The mystery genre is a constant of the literary world, yet in the realm of cinema, such a story is rarely told, and those which are tend to be based on existing material. The exception to this norm comes from director Drew Goddard, who has crafted an original film not unlike a thrilling page-turner.
In Nixon-era America, slap-bang on the border of California and Nevada stands an ill-attended hotel called the El Royale. One evening, the quiet establishment finds itself busier than usual after the arrival of four guests: aspiring singer Darlene Sweet (Cynthia Erivo), Catholic priest Daniel Flynn (Jeff Bridges), vacuum machine salesman Seymour Sullivan (Jon Hamm) and a Mercury-driving hippie named Emily (Dakota Johnson).
The four strangers are checked-in by bellhop Miles (Lewis Pullman), given the keys to their rooms and promptly head to them, with no intention of making conversation for the remainder of their stay. Once separated, it is revealed that none of these individuals are being truthful about their identities, with each having their secrets to keep. The characters’ stories unexpectedly intertwine as the evening continues, culminating in the arrival of cult leader Billy Lee (Chris Hemsworth).
An initial survey of Bad Times at the El Royale suggests it is adapted from a novel, since the plot is segmented into chapters and told in a non-linear manner; in actuality, the screenplay is the creation of Goddard, who is directing only his second feature-length film. His writing is masterful – every character is a puzzle, housing veiled motivations and an intriguing backstory, providing the picture with an aura of noir. As of such, the viewer is constantly left anxious as to what could happen next.
Goddard’s strength as a writer is matched by his directorial skills. Every frame in Bad Times is symmetrically shot, exquisitely lit and captures all it needs to; the entire cast gives a great performance – the film should make stars out of Cynthia Erivo and Lewis Pullman; and the soundtrack demonstrates an impeccable taste in music, with orchestrations from Michael Giacchino and a literal jukebox of songs from the Sixties. Better still, the flairs of the decade extend to the costumes, cars and set decoration.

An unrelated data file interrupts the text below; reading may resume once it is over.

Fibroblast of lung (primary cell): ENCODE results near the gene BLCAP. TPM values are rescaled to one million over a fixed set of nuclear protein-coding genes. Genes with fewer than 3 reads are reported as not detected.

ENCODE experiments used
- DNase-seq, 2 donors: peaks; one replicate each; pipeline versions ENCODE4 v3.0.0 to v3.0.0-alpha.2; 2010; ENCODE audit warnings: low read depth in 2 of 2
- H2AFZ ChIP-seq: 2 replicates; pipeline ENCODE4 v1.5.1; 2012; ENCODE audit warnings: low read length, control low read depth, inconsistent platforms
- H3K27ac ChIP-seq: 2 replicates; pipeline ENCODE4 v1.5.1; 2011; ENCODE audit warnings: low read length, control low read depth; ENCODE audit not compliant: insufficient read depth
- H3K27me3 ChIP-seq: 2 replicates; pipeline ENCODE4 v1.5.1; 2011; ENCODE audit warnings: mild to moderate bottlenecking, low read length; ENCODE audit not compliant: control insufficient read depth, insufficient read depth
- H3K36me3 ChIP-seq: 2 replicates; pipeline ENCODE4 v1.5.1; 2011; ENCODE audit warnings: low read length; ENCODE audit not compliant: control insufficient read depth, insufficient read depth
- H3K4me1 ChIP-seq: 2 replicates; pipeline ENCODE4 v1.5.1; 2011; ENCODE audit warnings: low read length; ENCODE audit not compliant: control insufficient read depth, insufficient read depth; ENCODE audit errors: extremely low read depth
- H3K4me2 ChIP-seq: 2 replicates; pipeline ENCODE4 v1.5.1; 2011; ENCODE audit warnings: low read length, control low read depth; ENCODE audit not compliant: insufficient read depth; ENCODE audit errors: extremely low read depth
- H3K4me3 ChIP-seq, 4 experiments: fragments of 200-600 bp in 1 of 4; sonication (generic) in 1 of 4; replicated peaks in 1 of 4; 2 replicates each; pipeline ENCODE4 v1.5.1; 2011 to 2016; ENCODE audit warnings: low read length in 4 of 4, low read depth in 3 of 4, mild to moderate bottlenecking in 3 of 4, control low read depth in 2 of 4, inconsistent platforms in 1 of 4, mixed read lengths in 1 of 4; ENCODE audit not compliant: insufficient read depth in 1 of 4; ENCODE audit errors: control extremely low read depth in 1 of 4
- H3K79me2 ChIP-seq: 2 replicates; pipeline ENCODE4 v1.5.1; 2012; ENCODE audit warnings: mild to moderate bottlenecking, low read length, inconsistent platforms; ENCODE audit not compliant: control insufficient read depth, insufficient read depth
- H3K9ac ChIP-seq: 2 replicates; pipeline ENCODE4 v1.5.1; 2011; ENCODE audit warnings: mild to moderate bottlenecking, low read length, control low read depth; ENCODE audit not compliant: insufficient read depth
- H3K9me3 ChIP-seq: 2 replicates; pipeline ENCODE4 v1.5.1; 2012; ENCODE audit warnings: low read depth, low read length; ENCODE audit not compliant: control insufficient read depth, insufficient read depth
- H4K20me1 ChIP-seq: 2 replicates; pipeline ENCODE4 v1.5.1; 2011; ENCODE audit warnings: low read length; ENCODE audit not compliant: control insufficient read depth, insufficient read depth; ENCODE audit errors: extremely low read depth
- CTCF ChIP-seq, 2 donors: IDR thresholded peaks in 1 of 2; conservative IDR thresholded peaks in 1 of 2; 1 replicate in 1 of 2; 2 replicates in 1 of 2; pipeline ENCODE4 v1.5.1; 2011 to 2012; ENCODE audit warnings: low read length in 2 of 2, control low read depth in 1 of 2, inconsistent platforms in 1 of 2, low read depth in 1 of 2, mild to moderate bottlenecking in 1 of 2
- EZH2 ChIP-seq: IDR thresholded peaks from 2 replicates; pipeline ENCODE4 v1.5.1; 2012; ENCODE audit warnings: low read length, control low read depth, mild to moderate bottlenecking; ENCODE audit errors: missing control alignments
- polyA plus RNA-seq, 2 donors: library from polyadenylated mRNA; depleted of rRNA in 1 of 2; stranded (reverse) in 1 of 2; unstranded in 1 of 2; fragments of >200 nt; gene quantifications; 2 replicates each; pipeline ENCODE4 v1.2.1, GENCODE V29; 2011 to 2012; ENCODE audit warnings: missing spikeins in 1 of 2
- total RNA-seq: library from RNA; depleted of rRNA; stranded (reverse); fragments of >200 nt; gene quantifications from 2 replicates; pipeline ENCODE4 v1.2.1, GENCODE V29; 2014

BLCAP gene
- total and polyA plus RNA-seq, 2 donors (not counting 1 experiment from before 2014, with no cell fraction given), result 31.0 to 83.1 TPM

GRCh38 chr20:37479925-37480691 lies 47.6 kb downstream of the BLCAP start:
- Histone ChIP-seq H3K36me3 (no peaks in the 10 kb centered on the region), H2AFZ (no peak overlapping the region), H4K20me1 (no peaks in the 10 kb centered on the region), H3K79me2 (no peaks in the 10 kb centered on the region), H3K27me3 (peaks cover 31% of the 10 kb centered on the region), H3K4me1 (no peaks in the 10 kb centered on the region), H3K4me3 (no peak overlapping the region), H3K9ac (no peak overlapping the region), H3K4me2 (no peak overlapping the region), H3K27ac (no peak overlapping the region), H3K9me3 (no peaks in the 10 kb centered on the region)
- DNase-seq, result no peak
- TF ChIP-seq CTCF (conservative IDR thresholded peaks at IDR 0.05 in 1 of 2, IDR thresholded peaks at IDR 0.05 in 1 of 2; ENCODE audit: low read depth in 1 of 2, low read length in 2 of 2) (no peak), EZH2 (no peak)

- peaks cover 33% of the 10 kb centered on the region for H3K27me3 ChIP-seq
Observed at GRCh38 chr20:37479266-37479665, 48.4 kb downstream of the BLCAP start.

Superb and stylish though Bad Times may be, there is issue to be taken with its setting. Having a hotel placed on the California-Nevada border is a clever concept, and the first act is only too eager to point it out, but the cross-boundary nature of the building has no bearing on the narrative whatsoever. Given how much emphasis both the film and its marketing material place on the El Royale being a “bistate establishment”, one wonders why more use wasn’t made of it.
Bad Times can be quite a trying picture as well, especially for those who aren’t well-acquainted with the mystery genre. Moving at a very patient pace, it takes awhile before the film becomes suspenseful, but once that happens, it just builds from there – with each revelation, the thrills heighten and the story becomes ever more absorbing, even as the run-time passes the two-hour mark. Just like the books it emulates, it’s very easy to become lost in this film, leaving one longing to remain in it come the end.
Bad Times at the El Royale is a mystery frivolous in its execution. Writer-director Drew Goddard has made a creation to be proud of, one that it bright, nuanced and compelling, even with its noticeable flaws. Given this is just his second effort, Goddard’s best days are surely ahead of him.